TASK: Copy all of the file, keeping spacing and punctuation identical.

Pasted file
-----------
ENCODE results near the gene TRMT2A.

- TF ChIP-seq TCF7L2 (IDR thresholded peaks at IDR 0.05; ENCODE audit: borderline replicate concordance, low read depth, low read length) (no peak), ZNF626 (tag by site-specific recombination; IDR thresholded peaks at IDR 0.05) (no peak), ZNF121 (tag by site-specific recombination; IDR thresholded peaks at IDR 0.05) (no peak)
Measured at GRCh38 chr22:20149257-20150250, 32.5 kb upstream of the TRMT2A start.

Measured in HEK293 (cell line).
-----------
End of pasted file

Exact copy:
ENCODE results near the gene TRMT2A.

- TF ChIP-seq TCF7L2 (IDR thresholded peaks at IDR 0.05; ENCODE audit: borderline replicate concordance, low read depth, low read length) (no peak), ZNF626 (tag by site-specific recombination; IDR thresholded peaks at IDR 0.05) (no peak), ZNF121 (tag by site-specific recombination; IDR thresholded peaks at IDR 0.05) (no peak)
Measured at GRCh38 chr22:20149257-20150250, 32.5 kb upstream of the TRMT2A start.

Measured in HEK293 (cell line).